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Gene targeting using the Agrobacterium tumefaciens-mediated CRISPR-Cas system in rice



The type II clustered, regularly interspaced, short palindromic repeat (CRISPR)/ CRISPR-associated protein 9 (Cas9) system is a novel molecular tool for site-specific genome modification. The CRISPR-Cas9 system was recently introduced into plants by transient or stable transformation.


Here, we report gene targeting in rice via the Agrobacterium tumefaciens-mediated CRISPR-Cas9 system. Three 20-nt CRISPR RNAs were designed to pair with diverse sites followed by the protospacer adjacent motif (PAM) of the rice herbicide resistance gene BEL. After integrating the single-guide RNA (sgRNA) and Cas9 cassette in a single binary vector, transgenic rice plants harboring sgRNA:Cas9 were generated by A. tumefaciens-mediated stable transformation. By analyzing the targeting site on the genome of corresponding transgenic plants, the mutations were determined. The mutagenesis efficiency was varied from ~2% to ~16%. Furthermore, phenotypic analysis revealed that the biallelic mutated transgenic plant was sensitive to bentazon.


Our results indicate that the agricultural trait could be purposely modified by sgRNA:Cas9-induced gene targeting. CRISPR-Cas9 system could be exploited as a powerful tool for trait improvements in crop breeding.


Increases in the human population as well as in extreme weather events require the sustaining improvement of crop varieties. A directed, rapid, and low-cost method is critical for updating high-yield, multi-stress resistant varieties. Molecular marker-assisted selection (MAS) and genetic modification (GM) methods have advantages in capturing favorable agricultural traits. However, the targeted editing technology of key functional genes promises to be a powerful tool in accelerating varietal improvement. Zinc finger nucleases (ZFNs) and transcriptional activator-like effector nucleases (TALENs) have proven to be effective in plant-targeted genome editing (Chen and Gao [2013]; Li et al. [2012]; Shan et al. [2013a]; Zhang et al. [2013]); however, a simple, affordable, and high-throughput method is still needed. Recently, the bacterial type II clustered, regularly interspaced, short palindromic repeat (CRISPR)/CRISPR-associated protein (Cas) system has attracted attention due to its ability to induce sequence-specific genome editing. The site specificity is defined by the complementary base pairing of a small CRISPR RNA (crRNA). After annealing to a trans-activating crRNA (tracrRNA), the crRNA directly guides the Cas9 endonuclease to cleave the target DNA sequence. In humans, zebrafish, Drosophila, mice, and rats, genome editing can be achieved by simply combining an engineered Streptococcus pyogenes Cas9 (SpCas9) and a synthetic single-guide RNA (sgRNA) consisting of the crRNA and the tracrRNA (Cong et al. [2013]; Feng et al. [2013]; Gratz et al. [2013]; Li et al. [2013a]; Wang et al. [2013]; Xiao et al. [2013]). The CRISPR/Cas9-induced genome editing was also recently performed in model plants (e.g., Arabidopsis, Nicotiana benthamiana) and crops (including wheat, rice and sorghum) by transient or stable transformation (Belhaj et al. [2013]; Feng et al. [2013]; Jiang et al. [2013]; Li et al. [2013b]; Mao et al. [2013]; Miao et al. [2013]; Nekrasov et al. [2013]; Shan et al. [2013b]; Xie and Yang [2013]). Here, we demonstrate that the CRISPR/Cas9 system could achieve efficient gene targeting in rice and modify the corresponding agricultural trait by Agrobacterium tumefaciens-mediated stable transformation.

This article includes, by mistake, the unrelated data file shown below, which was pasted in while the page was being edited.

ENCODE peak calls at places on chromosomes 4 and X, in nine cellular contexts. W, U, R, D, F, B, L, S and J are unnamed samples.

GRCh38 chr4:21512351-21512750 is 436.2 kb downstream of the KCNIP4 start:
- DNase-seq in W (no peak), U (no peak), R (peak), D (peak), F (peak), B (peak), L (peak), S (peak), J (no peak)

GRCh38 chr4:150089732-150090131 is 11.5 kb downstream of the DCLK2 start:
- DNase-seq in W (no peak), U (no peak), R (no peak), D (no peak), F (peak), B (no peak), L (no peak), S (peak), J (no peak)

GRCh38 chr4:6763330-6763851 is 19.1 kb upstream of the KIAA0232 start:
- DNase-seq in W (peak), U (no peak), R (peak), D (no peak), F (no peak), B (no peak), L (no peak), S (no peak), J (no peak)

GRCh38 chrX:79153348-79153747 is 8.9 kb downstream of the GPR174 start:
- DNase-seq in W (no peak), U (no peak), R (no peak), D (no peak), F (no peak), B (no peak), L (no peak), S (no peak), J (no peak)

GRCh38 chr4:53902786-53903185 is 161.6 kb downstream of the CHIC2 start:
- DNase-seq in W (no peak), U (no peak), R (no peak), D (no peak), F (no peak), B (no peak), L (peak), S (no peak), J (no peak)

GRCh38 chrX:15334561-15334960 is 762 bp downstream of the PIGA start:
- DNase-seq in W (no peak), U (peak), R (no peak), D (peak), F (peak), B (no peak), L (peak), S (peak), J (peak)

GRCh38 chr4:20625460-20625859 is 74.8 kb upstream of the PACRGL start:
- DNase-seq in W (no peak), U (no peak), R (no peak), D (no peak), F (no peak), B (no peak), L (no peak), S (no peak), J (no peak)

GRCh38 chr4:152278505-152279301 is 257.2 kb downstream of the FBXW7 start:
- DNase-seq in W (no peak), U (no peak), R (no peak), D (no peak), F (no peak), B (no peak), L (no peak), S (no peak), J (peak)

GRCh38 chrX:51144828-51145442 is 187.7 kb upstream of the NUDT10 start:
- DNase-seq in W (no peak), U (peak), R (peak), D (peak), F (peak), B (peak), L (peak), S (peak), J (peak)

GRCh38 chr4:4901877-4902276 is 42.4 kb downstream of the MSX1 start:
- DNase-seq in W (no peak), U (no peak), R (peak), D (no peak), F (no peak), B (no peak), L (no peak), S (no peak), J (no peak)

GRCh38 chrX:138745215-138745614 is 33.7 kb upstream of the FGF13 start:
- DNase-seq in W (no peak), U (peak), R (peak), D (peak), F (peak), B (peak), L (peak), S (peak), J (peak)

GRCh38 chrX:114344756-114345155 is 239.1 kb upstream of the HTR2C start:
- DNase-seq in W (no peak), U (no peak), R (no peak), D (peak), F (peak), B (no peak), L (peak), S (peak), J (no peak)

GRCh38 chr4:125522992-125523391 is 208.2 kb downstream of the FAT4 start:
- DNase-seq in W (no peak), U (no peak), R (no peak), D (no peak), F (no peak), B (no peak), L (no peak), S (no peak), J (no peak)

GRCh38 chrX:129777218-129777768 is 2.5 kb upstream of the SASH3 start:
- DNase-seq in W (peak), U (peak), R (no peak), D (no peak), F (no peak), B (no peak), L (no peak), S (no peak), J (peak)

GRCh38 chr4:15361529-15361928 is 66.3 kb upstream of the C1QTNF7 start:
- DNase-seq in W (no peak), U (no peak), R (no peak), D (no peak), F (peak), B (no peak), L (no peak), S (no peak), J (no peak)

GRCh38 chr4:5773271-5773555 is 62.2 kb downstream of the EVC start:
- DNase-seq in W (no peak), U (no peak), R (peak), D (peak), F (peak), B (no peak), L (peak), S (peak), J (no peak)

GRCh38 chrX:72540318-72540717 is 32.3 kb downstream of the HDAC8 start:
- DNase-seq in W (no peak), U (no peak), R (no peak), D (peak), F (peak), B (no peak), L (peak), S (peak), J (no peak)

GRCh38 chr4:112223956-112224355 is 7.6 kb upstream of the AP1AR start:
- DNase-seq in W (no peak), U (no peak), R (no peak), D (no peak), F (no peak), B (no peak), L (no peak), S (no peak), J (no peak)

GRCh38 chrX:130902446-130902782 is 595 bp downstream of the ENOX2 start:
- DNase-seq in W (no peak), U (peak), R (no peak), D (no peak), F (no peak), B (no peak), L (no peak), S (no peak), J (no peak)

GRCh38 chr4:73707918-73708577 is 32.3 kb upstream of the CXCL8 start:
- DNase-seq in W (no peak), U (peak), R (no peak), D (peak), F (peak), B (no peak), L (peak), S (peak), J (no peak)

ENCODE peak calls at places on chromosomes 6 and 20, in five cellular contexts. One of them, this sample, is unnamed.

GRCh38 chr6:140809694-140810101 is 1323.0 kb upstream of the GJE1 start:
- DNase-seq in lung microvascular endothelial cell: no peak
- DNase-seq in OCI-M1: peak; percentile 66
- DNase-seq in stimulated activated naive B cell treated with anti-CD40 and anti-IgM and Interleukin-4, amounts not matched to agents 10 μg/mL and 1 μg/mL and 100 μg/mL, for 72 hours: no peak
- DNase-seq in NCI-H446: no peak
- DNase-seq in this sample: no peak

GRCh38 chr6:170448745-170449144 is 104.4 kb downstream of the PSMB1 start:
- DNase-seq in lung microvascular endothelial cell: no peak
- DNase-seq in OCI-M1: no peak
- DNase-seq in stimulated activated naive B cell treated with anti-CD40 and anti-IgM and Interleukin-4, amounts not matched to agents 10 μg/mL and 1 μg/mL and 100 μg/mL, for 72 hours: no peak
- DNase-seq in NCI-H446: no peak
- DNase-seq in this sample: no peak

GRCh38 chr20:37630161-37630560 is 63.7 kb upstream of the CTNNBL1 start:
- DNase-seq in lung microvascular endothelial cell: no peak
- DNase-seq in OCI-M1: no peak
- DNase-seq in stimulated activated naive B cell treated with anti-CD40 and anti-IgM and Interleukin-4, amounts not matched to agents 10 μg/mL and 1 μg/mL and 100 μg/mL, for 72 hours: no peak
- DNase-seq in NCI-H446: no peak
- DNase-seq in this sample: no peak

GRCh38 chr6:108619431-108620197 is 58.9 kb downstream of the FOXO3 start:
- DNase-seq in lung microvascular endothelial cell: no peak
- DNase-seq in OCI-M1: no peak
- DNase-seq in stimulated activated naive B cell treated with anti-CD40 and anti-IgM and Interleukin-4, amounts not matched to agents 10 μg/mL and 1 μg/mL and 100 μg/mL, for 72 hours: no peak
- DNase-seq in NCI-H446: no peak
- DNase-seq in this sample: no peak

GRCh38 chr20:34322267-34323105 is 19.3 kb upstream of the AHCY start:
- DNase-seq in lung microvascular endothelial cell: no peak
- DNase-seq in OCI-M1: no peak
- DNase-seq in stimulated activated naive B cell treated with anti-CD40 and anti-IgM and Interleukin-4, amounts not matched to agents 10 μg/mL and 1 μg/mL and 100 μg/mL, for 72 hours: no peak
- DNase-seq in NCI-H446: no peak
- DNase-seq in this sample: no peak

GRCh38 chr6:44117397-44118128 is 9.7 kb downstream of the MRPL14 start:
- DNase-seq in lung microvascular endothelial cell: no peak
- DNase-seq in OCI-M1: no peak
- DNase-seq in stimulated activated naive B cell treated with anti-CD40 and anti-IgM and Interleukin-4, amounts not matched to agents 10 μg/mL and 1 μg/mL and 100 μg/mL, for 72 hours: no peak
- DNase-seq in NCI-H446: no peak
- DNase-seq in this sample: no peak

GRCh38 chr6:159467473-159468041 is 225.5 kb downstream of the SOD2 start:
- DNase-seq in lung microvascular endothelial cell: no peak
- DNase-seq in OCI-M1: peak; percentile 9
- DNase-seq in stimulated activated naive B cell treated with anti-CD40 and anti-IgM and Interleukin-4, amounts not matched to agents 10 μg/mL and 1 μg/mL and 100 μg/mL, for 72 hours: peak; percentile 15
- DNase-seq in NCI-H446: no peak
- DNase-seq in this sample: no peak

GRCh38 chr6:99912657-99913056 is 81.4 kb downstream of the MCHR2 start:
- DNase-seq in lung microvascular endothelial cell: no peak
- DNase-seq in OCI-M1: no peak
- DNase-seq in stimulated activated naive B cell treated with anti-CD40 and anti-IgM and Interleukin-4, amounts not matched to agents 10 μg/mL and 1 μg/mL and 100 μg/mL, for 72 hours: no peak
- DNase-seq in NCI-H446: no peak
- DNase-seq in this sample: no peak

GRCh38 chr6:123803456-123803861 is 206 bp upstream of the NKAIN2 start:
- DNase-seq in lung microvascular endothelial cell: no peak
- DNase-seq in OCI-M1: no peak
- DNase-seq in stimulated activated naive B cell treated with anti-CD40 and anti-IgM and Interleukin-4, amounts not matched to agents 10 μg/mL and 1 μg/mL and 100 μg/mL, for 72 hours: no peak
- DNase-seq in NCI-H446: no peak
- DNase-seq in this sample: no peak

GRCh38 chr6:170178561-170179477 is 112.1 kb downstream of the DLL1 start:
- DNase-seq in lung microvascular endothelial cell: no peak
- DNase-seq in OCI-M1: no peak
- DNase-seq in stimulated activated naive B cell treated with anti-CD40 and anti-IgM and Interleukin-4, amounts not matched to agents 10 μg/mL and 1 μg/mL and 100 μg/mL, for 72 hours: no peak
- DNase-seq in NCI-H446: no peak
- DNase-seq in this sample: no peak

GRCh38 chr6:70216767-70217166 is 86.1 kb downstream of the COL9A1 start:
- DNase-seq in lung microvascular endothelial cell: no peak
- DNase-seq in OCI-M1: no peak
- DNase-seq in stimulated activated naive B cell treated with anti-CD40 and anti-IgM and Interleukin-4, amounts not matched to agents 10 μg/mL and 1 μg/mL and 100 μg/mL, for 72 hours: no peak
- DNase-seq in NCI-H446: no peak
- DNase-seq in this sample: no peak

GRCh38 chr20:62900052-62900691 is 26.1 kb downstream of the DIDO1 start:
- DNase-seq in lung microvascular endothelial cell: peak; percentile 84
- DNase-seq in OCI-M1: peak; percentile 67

The rice Bentazon Sensitive Lethal (BEL, LOC_Os03g0760200) gene confers resistance to bentazon and sulfonylurea herbicides. The loss-of-function mutant bel is sensitive to the herbicides (Pan et al. [2006]). In two-line hybrid rice production, when male sterile lines are developed in the bel background, the problem of hybrid seed contamination by the selfing of sterile lines can be solved by simply spraying bentazon at the seedling stage. Although BEL has the potential to improve hybrid rice production safety, the limited natural genetic resources greatly restrict its application. Therefore, we selected BEL gene as the target for sgRNA:Cas9-based disruption. A 20-nucleotide (nt) region (target-1) at the 5’ end of a protospacer adjacent motif (PAM) in the second exon of BEL was selected as the editing target (Additional file 1: Method, Additional file 2: Figure S1). Complementary oligonucleotides were synthesized and were fused to the default sgRNA scaffold (Mali et al. [2013]) under control of an Arabidopsis U6-26 gene promoter (U6-26p). A double 35S promoter (pd35s) was used to drive a plant codon-optimized SpCas9 (pSpCas9) coding region. In order to improve the efficiency of delivery, both of the sgRNA and Cas9 expression cassette were subcloned into a single binary vector (Figure 1a, Additional file 3: Figure S2). The construct was introduced into the embryonic calli of japonica rice cv. Nipponbare via A. tumefaciens, and independent transgenic events were isolated in the presence of hygromycin (Additional file 1: Method). The target region was amplified from the genomic DNA of transgenic plants and was Sanger-sequenced to detect sequence alterations. 15 mutations, including nucleotide deletions and substitutions, were identified in 14 lines from 90 independent transgenic plants (Figure 1b), indicating sgRNA:Cas9-induced gene targeting in rice.